General Motors is out to prove skeptics wrong and show the Volt really will be coming to market for the 2011 model year. GM released its comprehensive plan of action to help cities prepare for plug-in electric vehicles, including the 2011 Chevrolet Volt.
GM plans to begin by collaborating with communities like San Francisco and metropolitan areas such as Washington D.C. Step one is to increase awareness of the vehicle in early-adopter markets including San Francisco and Washington D.C. where there is already an interest in hybrid vehicles.
The goal with GM’s plan is to have a plug-in infrastructure developed by the time the Volt hits the market sometime next year. In addition to noting San Francisco and Washington D.C. as key markets, GM also noted the parties that need to be involved in the development. The key parties include: state, city, and county governments, electric utilities, public utility commissioners, permitting and code officials, clean city coalitions, local employers, universities, and early electric vehicle adopters.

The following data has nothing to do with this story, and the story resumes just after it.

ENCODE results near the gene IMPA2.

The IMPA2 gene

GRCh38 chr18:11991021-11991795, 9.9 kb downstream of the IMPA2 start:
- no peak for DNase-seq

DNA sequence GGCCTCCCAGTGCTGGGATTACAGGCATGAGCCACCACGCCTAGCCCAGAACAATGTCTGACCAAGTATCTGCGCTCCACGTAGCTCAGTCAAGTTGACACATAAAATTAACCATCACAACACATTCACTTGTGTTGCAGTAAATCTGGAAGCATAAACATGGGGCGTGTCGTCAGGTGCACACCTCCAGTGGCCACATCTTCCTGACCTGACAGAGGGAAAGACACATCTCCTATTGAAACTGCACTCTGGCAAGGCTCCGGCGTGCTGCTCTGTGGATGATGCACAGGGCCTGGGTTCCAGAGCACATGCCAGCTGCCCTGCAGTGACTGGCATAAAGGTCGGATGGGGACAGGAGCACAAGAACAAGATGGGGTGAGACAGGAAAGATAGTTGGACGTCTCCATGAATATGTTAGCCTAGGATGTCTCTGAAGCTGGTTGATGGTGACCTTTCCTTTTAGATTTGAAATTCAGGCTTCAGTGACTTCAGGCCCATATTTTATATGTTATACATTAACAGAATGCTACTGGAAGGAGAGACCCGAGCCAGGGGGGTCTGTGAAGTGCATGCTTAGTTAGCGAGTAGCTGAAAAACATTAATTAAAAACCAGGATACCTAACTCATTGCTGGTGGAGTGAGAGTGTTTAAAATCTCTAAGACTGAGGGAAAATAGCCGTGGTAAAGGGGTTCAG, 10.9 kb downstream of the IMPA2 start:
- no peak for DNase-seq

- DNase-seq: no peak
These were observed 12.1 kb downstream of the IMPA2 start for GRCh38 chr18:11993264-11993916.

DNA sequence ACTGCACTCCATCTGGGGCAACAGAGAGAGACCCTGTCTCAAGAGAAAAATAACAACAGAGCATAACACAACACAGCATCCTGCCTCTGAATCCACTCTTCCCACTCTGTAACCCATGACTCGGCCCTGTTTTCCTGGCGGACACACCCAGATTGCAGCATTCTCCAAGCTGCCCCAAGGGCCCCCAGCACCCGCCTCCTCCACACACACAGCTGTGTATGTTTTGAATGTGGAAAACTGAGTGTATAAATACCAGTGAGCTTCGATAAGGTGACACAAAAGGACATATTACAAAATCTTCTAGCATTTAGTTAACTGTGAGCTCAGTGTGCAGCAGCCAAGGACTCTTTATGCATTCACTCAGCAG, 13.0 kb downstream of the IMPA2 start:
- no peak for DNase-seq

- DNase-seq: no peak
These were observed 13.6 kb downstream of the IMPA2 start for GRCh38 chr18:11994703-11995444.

“Cities have an indispensable role in making plug-in vehicles successful,” said San Francisco Mayor Gavin Newsom. “Here in San Francisco, we are acting now to make sure the charging infrastructure will be available to support these vehicles as soon as they are ready for sale, and we are working with other cities in the region to make the Bay Area a thriving market for electric transportation.”
In order to make the charging infrastructure work and be as clean as everyone wants it to be, several challenges need to be addressed. There need to be incentives for people to buy these vehicles such as: consumer-friendly electricity rates, renewable electricity options, and public and workplace charging infrastructure. Another incentive being considered for residents in states with high-occupancy-vehicle and car pool lanes is the ability to drive plug-in electric vehicles in these lanes without other occupants. The government approved a $7500 tax incentive for consumers of plug-in electric vehicles.
GM is also working with the state of Michigan, the Society of Automotive Engineers (SAE), the Electric Power Research Institute (EPRI), and a coalition of more than forty utilities to make the infrastructure to power the Volt possible. By working with these organizations, companies, and governments GM is leading the charge in creating standards and a working infrastructure for plug-in hybrids.